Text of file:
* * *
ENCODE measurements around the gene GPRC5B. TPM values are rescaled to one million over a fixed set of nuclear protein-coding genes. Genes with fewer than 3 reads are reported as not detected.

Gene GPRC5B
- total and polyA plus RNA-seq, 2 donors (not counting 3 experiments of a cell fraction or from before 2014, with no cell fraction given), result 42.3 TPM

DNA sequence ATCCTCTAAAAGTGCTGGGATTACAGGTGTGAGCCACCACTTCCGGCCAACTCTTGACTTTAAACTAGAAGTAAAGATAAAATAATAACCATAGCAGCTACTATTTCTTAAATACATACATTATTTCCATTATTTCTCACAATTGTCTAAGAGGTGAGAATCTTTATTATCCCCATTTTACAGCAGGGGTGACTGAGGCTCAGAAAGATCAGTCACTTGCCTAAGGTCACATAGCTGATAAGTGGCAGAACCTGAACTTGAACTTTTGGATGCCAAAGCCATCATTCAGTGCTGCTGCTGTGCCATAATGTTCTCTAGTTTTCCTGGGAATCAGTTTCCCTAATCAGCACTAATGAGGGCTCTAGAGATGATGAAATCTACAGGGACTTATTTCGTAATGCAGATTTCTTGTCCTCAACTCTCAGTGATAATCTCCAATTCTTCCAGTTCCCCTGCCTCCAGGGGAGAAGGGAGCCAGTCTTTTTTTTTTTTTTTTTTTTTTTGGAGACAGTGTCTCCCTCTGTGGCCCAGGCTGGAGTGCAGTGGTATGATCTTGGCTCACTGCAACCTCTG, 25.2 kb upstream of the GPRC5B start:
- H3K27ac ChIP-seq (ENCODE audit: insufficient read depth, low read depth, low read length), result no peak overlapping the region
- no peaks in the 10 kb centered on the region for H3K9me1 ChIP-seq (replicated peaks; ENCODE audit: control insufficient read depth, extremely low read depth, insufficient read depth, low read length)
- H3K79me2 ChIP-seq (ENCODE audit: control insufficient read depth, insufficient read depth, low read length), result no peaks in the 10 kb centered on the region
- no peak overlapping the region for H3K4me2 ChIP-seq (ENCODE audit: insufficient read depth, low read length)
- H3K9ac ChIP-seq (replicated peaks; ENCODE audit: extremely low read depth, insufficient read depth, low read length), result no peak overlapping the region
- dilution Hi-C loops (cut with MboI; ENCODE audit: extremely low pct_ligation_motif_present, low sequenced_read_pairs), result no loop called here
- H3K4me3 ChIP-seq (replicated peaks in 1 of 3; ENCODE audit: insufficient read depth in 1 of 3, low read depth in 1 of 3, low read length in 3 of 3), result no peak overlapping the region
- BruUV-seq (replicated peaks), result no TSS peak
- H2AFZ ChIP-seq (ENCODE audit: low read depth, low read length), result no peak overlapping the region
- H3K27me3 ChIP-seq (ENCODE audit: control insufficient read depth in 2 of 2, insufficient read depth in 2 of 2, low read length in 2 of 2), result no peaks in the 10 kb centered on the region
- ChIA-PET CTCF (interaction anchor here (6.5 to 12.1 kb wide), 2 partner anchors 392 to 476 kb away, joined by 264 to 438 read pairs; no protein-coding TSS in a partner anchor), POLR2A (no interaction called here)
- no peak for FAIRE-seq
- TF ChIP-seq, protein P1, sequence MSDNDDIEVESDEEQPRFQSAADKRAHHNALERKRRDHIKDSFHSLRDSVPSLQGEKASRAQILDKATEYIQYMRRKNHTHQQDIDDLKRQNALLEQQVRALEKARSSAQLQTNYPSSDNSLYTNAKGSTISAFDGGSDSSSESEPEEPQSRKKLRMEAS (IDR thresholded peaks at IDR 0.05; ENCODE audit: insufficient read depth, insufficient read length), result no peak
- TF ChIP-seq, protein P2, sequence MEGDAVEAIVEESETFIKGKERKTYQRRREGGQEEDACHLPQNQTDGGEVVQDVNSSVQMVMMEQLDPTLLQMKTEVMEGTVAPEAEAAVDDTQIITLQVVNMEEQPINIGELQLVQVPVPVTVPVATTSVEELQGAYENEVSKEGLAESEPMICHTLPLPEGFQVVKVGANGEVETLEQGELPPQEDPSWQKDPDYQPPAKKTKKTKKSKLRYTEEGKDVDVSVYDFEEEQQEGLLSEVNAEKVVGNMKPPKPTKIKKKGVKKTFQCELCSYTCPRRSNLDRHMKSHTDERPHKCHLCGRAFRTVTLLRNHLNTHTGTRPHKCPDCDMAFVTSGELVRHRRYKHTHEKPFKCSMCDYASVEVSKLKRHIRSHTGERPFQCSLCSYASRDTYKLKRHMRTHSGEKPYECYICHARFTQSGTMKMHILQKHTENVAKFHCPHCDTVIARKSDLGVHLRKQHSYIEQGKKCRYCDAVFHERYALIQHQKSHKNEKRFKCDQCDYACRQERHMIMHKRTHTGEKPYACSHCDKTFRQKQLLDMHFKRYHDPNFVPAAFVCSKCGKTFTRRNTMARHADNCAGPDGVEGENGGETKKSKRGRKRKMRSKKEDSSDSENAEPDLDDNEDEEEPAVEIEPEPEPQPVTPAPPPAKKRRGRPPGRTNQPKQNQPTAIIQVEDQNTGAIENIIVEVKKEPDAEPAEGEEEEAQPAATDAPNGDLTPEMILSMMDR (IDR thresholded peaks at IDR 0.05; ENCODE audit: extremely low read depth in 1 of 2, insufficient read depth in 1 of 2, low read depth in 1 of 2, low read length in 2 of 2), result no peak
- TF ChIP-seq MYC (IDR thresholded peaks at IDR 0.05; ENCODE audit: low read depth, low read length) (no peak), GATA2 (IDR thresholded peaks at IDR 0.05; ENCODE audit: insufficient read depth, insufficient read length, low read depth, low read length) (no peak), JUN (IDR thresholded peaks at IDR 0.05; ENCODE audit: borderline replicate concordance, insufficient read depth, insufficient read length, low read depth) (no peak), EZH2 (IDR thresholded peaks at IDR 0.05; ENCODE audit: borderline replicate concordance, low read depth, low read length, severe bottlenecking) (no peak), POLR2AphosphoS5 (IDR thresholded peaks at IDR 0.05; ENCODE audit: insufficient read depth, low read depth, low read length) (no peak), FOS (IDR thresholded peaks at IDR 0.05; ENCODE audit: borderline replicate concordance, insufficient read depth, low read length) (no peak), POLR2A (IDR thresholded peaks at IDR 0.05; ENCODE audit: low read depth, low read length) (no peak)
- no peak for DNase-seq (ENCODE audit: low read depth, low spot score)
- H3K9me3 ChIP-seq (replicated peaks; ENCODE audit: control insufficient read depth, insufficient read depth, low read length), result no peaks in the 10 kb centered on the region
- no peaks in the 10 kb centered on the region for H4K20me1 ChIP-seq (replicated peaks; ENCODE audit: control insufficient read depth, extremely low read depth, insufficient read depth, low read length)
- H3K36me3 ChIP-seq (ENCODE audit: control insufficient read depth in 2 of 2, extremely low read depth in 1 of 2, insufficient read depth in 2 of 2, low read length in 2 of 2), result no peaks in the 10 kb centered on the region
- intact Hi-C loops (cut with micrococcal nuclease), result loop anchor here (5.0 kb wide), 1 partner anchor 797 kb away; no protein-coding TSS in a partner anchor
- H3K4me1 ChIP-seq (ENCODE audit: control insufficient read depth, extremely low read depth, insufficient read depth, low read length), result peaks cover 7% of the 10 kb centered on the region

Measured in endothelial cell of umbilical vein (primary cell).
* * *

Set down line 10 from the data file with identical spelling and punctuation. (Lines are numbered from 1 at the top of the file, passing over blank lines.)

- dilution Hi-C loops (cut with MboI; ENCODE audit: extremely low pct_ligation_motif_present, low sequenced_read_pairs), result no loop called here